Cadets in shorts and t-shirts, sweating through repetitions of sit-ups, push-ups, and laps around a track while yelping cadence is perhaps one of the images most commonly associated with ROTC. But while a cadet’s performance on physical fitness tests affects whether he gets his desired job in the Air Force, the minimum requirements are, according to Hammerle, quite lax. Essentially, physical training is just one way the military exacts its chief requirement from its officers: discipline.
“It says a lot intrinsically about how dedicated to the program you are,” Hammerle said. “If you don’t meet the requirements, one, that’s pretty bad; two, you aren’t trying at all.”
The inspection Pampena anticipated is also about more than shiny buttons and ironed dress blues. “The idea is to make sure the younger cadets know how to wear their uniform and that the older cadets are still keeping neat,” Hammerle said. “It teaches discipline—you have to stand at attention for an extended period of time.”
“What happens if you have to sneeze while at attention?” Pampena asked.
Hammerle laughed. “Umm…hold it?” he said, half-questioningly. “I mean, if you have to sneeze, you have to sneeze, but it’s about discipline.” The premium the military places on discipline transcends the walls of the classroom. As representatives of the Air Force, the officers are expected to embody its values in their public and private lives—Hammerle, peppered his speech with asides such as “this is just my opinion, not the Air Force’s.” To uphold the reputation of the Air Force is a weighty responsibility, especially for ROTC cadets who will, on average, work full time for the military by the age of 22. When his fellow Yale seniors are tentatively acclimatizing to the world beyond college, Hammerle will be thrown in headfirst. On May 20, he receives his commission as a Second Lieutenant.
* * *
Once they arrive at Storrs, Hammerle and Pampena split up. Pampena joins his fellow sophomores for a history lesson while Hammerle and the other senior cadets seat themselves around a table in a drab, gray conference room. The room is equipped with computers, projection equipment, and fancy speaker phones, the last of which hold the cadets’ attention. Each week, part of their classroom time is devoted to telephoning an officer in the Air Force. This week their mentor is Lieutenant Ian Young, who boasts 15 years of military experience—ten as an officer—and has been stationed in locales as far-flung as Djibouti, Germany, and Florida. One by one, in brisk, official tones, the cadets present him with questions.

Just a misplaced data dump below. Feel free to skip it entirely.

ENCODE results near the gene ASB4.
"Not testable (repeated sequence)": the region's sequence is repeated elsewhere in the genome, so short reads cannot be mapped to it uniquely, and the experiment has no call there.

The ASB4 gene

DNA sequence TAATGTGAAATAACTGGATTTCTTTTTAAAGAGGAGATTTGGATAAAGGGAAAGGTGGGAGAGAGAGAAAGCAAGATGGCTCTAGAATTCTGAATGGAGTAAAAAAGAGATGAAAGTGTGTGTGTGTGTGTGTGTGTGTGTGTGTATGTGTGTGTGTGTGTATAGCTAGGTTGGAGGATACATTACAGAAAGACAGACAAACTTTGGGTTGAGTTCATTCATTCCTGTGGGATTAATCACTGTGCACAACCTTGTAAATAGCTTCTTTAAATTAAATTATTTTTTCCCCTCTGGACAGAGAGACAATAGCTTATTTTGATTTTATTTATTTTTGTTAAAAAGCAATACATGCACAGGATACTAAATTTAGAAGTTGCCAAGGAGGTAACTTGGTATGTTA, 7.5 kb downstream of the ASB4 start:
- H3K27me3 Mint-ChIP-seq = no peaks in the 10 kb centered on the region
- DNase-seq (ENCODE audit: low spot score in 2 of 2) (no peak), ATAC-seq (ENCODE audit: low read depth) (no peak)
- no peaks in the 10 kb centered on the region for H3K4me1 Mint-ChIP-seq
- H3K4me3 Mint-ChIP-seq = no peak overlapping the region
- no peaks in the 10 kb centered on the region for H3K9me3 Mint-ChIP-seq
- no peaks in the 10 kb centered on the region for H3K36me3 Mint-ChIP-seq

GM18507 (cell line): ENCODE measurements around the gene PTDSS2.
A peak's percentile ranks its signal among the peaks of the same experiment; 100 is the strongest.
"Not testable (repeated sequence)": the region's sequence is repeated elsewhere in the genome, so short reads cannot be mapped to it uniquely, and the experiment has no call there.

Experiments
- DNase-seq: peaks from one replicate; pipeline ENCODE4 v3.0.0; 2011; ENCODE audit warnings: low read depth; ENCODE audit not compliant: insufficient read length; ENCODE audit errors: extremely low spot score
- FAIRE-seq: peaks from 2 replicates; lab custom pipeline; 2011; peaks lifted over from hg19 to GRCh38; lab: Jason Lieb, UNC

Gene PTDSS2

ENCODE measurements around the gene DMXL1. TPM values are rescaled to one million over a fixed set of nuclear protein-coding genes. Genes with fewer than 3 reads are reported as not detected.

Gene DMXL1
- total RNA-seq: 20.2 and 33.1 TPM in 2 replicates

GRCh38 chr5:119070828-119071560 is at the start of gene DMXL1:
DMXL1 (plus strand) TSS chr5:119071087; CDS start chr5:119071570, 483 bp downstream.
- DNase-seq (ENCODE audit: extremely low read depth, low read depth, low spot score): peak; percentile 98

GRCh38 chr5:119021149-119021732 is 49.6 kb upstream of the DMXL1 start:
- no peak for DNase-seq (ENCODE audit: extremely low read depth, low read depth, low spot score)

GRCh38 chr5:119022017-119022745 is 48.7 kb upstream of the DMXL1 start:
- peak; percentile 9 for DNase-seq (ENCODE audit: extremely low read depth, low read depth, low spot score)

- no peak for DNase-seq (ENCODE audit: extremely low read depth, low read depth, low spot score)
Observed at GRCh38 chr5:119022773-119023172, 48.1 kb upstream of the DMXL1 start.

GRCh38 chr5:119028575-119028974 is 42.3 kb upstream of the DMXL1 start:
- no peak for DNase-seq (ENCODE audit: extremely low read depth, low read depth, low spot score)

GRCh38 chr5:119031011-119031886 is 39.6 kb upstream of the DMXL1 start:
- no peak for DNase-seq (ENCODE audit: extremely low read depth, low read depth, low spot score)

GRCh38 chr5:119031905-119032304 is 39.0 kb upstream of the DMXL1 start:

“Sir, what is it like to be married to a fellow officer?”
“Sir, you are prior enlisted—what are the best leadership qualities you’ve seen implemented by an officer?”
“Sir, what is a typical day like as a maintenance officer?”
“Sir, what culture differences did you encounter between the Air Force and Marines in Africa?”
“Sir, what is it like coming back to the U.S. from overseas?”
Their questions and Young’s answers emphasized that these cadets are not merely preparing for a job; they are preparing for a lifestyle. Like Lieutenant Young, they will return from abroad to find that their families are doing just fine without them. They will squabble with Marines over stolen video games. They will conduct search and rescue missions in 120 degree heat. All of these may occur during their tour of duty in the Air Force.
* * *
After their phone call to Young, the senior cadets are given a brief break. Some adjourn to the ROTC lounge, where they snack, recount weekend exploits, and coordinate logistics for an upcoming movie night. Others—UConn students—dash across campus to attend their other, academic classes. No matter how late they are, the uniformed cadets salute one another as they cross paths. While they don’t come close to outnumbering their civilian peers, they are a visible presence on campus. And this points to the most difficult part of Hammerle and his fellow Yale cadets’ decision to participate in the program: There is no ROTC program at Yale.